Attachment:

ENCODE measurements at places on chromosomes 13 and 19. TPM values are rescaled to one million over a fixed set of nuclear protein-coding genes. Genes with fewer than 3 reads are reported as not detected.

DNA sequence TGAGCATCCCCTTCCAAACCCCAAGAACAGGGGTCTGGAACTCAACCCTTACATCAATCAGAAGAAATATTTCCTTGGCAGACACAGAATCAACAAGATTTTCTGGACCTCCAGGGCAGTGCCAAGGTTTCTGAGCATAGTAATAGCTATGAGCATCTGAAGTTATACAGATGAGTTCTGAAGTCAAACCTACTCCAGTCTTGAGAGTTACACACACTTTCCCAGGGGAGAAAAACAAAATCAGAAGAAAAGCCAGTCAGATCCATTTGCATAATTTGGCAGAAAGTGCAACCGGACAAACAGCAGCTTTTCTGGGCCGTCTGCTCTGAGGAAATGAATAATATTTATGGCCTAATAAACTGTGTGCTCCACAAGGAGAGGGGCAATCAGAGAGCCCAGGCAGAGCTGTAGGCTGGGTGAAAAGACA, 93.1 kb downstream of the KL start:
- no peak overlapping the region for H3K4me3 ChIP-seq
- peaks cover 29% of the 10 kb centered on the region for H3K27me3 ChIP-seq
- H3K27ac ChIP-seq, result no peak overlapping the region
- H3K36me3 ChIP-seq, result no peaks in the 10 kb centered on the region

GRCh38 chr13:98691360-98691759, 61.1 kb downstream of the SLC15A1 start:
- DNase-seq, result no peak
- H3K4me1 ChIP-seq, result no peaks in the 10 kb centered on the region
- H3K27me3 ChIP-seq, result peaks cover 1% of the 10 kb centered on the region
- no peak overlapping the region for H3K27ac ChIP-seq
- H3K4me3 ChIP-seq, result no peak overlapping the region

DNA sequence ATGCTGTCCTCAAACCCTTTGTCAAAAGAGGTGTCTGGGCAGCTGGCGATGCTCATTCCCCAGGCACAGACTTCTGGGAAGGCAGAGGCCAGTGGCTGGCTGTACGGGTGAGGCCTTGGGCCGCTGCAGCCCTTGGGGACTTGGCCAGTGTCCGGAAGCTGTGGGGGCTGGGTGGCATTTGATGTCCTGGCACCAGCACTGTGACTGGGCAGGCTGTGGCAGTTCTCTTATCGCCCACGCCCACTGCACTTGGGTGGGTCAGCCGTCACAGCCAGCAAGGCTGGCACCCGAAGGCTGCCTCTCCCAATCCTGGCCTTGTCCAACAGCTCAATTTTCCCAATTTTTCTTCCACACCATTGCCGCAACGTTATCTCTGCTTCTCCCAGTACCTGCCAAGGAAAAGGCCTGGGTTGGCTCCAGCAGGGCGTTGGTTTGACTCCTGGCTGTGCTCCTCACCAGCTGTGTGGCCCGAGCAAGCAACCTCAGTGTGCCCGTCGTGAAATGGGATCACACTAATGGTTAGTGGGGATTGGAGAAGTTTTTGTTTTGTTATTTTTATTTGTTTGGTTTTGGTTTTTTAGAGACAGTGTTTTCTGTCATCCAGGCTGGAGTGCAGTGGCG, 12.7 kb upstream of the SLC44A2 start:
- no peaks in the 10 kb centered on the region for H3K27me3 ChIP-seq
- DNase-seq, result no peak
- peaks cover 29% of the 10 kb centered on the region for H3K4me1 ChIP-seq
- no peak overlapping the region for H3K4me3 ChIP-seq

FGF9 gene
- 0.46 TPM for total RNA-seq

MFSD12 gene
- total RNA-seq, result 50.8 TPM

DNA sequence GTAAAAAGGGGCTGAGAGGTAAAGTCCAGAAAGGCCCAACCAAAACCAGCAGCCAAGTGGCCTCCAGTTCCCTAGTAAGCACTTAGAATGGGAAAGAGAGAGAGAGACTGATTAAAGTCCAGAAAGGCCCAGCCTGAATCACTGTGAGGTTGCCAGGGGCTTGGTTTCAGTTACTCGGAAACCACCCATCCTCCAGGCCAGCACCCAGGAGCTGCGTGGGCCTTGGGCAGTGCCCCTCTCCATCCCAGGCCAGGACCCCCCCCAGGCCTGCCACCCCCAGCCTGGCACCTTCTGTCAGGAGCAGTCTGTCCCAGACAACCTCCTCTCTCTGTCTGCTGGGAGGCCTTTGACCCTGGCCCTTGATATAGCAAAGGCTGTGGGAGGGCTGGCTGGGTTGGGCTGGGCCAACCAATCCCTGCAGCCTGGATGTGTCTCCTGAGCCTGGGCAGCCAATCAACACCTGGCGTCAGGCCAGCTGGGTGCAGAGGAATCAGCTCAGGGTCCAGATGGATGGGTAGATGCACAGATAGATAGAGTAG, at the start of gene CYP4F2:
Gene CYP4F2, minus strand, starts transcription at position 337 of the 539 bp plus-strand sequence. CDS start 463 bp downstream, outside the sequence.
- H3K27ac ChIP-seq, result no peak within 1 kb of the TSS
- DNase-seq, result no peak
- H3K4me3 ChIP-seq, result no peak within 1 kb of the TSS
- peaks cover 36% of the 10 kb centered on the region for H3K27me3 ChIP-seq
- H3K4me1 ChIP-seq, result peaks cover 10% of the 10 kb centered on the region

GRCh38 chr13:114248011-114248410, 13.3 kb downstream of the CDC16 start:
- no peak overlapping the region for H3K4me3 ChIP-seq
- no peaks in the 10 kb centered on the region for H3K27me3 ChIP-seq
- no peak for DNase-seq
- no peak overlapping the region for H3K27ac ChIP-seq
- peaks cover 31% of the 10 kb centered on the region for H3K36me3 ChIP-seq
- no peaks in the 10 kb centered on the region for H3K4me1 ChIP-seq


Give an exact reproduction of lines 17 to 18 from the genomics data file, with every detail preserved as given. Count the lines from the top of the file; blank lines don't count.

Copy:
- no peak overlapping the region for H3K4me3 ChIP-seq

FGF9 gene